Probably within a month, maybe two months is when all the physical symptoms started getting really bad. For example, I couldn’t open the truck door to get in the car and I couldn’t open a milk jug and going upstairs was really hard because my knees had gotten so swollen. So, it was little things like that started happening in my daily life, then I started realizing that everything is different.
Krysti: Right and so for you as a fourteen year old, you talked about some of the physical changes that started to happen, how did that affect life as an adolescent? Were you active as a young person or maybe you played an instrument, how did that affect your life in terms of your joints starting to swell?
Jenn: Well I was a soccer player, so when all those things started to happen it made it impossible for me to run, so I couldn’t play soccer even though I would try. Then I would go to the rheumatologist and he had basically said that I was done playing soccer, that I couldn’t play anymore, that I wasn’t to play anymore and that if I chose to play anymore, by the time I was thirty I would be in a wheelchair.
Krysti: So how did you take that news?
Jenn: It was probably the hardest thing ever because soccer was my life. You go from playing every single day to then not being able to play, not knowing why you can’t play. Then somebody tells you why you can’t play and that you cannot play anymore. So it was hard and I didn’t really know how to cope with it or deal with it, I just kind of continued to go on with life and try to figure out a way to play again, even though I couldn’t.
Krysti: So when you were young and when you first got diagnosed, was there a conversation around remission or how to manage the disease, maybe we can talk a little bit about that? Like drug management and diet; exercise anything that had to do with how you should be approaching this disease, considering you were getting diagnosed at such a young age. What was on the docket, in terms of your approach as it were, with your rheumatologist and your family and how you were going to attack this disease?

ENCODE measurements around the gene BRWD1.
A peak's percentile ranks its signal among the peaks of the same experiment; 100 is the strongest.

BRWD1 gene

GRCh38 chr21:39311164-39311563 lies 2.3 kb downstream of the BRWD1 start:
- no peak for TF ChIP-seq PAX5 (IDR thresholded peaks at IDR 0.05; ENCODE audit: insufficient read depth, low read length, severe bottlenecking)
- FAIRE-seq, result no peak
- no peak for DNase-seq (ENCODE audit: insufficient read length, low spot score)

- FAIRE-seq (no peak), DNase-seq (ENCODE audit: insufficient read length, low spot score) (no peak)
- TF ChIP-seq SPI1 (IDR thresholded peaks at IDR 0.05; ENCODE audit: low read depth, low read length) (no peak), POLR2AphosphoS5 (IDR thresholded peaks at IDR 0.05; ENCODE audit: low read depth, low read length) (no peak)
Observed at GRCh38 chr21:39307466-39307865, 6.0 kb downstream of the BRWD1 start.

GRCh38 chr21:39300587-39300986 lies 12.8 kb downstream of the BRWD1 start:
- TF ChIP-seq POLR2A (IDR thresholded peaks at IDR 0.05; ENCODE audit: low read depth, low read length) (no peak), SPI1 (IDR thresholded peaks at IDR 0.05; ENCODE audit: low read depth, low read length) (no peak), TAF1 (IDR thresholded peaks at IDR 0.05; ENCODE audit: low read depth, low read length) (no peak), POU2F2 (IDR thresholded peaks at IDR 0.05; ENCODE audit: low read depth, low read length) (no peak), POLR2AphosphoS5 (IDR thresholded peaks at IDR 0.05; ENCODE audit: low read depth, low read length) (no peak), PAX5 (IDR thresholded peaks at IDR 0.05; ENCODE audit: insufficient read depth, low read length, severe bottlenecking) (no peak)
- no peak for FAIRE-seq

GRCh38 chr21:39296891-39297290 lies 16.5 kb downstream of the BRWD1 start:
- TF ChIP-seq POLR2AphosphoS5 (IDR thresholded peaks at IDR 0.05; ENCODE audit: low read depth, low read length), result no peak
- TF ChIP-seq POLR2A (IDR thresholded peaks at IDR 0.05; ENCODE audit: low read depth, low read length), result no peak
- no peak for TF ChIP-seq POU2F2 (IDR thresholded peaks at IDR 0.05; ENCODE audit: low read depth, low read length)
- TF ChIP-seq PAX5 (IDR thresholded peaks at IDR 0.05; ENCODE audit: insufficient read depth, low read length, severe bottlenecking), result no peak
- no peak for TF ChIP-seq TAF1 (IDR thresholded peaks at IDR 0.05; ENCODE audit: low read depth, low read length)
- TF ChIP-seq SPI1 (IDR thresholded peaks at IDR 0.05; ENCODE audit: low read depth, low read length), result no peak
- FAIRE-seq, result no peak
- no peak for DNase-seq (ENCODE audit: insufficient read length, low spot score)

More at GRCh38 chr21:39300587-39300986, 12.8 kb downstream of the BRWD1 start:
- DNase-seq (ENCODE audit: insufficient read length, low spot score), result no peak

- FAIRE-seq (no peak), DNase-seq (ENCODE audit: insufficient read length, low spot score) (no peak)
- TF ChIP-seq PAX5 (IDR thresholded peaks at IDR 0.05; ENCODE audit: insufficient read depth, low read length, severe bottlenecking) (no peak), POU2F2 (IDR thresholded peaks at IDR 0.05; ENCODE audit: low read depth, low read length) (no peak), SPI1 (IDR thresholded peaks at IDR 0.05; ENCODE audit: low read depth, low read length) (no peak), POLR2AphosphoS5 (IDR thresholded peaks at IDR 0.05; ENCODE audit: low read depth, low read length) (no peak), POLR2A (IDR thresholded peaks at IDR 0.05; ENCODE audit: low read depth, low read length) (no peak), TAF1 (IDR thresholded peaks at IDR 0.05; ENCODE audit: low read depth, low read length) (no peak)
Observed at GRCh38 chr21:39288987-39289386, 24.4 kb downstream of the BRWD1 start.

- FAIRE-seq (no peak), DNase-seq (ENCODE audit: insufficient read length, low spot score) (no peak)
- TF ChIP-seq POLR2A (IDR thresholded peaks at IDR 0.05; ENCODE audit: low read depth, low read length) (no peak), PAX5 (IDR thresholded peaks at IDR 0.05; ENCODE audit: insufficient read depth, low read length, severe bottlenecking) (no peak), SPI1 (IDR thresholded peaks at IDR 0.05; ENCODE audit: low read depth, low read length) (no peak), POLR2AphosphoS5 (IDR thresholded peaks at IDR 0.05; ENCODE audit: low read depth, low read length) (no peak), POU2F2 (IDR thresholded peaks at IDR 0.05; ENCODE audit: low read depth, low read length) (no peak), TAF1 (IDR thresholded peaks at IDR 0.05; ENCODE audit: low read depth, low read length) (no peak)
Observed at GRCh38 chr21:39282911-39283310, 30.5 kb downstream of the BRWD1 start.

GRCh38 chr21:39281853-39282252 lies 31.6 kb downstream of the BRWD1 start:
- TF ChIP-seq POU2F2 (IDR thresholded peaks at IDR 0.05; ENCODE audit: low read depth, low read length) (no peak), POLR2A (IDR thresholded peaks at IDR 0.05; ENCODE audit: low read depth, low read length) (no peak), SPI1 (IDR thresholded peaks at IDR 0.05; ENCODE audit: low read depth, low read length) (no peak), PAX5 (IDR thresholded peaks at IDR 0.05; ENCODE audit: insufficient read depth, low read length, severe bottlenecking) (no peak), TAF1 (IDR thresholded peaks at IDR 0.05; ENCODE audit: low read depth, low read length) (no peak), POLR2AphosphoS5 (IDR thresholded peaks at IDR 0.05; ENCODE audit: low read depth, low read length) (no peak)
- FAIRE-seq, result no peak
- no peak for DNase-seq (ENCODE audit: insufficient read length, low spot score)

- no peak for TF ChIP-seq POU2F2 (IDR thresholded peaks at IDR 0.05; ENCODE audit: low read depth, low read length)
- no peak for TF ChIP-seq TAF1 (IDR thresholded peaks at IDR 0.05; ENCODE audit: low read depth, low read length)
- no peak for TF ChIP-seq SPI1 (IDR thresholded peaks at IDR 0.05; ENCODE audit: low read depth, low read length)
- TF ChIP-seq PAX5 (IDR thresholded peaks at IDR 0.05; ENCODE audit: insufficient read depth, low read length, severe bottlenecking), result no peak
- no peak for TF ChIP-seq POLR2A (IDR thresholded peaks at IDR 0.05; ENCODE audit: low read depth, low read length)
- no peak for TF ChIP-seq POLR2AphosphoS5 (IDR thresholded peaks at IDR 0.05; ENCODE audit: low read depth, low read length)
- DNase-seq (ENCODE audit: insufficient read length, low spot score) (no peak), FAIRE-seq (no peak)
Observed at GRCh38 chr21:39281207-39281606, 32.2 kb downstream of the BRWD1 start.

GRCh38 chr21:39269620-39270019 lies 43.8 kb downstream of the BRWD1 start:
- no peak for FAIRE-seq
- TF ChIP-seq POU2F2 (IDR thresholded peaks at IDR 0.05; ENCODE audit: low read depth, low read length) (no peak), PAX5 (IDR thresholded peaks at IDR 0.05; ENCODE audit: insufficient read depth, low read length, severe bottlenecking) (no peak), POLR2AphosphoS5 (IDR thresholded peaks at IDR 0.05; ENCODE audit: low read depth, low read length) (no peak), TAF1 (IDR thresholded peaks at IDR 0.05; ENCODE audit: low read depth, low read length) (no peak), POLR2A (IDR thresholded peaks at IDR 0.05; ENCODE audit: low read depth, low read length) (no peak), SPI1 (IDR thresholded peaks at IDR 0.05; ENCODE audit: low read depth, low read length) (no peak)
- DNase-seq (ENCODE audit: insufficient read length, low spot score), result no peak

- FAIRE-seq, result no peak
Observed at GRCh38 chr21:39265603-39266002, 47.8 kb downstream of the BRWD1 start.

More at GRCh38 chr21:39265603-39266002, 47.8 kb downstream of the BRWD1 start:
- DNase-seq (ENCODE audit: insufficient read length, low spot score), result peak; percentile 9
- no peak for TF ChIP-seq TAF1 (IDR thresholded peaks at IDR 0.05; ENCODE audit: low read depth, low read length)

Jenn: Well immediately my rheumatologist put me on some heavy, heavy drugs Methotrexate, Plaquenil, steroid shots. He also did injections of cortisone and it took a while for the drugs to work. So it was a struggle; calling the doctor, going back to the doctor, “This isn’t working,” upping medication and lowering certain ones, increasing others until we finally found the right balance of something that made it possible for me to actually just get through my day and not be stuck in bed.
There was always talk about medication from the doctor’s perspective and then mom decided that she wanted to try to figure out another way to help relieve the pain and the symptoms. So she took me to a naturopath doctor who food allergy tested me and we found out that I was allergic to everything, like literally everything, all the way from A to Z. I can’t even think of them all; wheat, dairy, all the cheeses, every single kind of milk, yeast; baker’s brewer’s, peanuts the list just goes on. I think there was a list of maybe a hundred things and they gave you a range of how allergic you were to these things.